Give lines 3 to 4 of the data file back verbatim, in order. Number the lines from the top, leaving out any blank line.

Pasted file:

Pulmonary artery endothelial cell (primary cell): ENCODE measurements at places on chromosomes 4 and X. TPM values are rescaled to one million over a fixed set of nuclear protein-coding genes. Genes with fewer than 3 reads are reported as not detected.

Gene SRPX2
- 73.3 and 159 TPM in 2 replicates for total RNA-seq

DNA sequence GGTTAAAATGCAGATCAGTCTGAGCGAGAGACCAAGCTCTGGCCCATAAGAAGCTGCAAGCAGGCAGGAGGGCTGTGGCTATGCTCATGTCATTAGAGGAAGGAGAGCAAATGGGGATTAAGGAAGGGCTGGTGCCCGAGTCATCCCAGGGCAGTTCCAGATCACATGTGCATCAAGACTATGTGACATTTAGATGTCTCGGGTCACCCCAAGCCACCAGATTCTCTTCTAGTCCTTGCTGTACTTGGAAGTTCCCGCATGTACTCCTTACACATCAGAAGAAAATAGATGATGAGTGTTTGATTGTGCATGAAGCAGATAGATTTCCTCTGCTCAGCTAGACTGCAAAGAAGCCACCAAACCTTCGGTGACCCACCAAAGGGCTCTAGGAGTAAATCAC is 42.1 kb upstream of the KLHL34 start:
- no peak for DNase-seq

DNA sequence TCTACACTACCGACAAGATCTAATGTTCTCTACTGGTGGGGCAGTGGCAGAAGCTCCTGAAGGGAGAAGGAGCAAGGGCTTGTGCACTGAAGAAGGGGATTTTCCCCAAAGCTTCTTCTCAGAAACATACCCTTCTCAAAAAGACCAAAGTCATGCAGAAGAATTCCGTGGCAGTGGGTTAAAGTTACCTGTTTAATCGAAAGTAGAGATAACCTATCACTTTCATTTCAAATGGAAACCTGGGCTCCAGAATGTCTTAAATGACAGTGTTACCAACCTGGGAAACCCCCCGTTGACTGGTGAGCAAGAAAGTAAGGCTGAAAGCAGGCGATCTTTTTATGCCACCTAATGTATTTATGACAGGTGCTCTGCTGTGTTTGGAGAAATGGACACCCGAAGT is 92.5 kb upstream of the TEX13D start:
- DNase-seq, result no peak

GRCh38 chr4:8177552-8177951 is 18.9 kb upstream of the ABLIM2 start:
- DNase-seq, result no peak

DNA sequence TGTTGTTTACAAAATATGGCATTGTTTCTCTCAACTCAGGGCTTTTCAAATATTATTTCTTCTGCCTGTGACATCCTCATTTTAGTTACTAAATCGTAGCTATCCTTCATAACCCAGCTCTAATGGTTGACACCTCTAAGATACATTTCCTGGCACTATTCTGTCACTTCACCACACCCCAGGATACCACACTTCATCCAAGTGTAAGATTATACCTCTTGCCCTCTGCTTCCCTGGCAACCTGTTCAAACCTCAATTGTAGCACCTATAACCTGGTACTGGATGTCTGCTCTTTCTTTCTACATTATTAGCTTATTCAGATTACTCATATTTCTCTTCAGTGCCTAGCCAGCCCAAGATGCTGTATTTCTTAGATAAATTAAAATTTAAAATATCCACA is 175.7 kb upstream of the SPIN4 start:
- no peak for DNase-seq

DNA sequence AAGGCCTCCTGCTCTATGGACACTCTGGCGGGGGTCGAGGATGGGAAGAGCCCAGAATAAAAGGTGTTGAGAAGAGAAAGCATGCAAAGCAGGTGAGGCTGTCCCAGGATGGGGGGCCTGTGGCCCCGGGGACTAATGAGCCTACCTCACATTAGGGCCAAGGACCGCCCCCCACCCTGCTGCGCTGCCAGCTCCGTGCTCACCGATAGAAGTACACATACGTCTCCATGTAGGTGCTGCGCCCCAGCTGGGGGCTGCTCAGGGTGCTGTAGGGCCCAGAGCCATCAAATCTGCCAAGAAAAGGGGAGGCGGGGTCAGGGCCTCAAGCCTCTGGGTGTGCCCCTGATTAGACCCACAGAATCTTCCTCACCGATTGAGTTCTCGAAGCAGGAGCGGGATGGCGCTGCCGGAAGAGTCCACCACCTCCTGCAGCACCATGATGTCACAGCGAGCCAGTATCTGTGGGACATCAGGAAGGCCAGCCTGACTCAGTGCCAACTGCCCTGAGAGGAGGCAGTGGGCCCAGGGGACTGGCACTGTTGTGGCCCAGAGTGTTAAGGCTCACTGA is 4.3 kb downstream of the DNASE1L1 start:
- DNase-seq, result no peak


- 73.3 and 159 TPM in 2 replicates for total RNA-seq

DNA sequence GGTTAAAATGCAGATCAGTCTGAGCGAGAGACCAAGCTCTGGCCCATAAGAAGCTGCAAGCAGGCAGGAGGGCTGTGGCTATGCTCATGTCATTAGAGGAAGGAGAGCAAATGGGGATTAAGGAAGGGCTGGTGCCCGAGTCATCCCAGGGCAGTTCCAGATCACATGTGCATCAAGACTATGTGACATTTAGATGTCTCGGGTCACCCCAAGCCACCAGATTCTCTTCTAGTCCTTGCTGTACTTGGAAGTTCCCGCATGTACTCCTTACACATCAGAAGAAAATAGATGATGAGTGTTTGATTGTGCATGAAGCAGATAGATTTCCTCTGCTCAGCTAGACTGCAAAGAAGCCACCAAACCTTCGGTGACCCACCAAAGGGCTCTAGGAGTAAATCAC is 42.1 kb upstream of the KLHL34 start: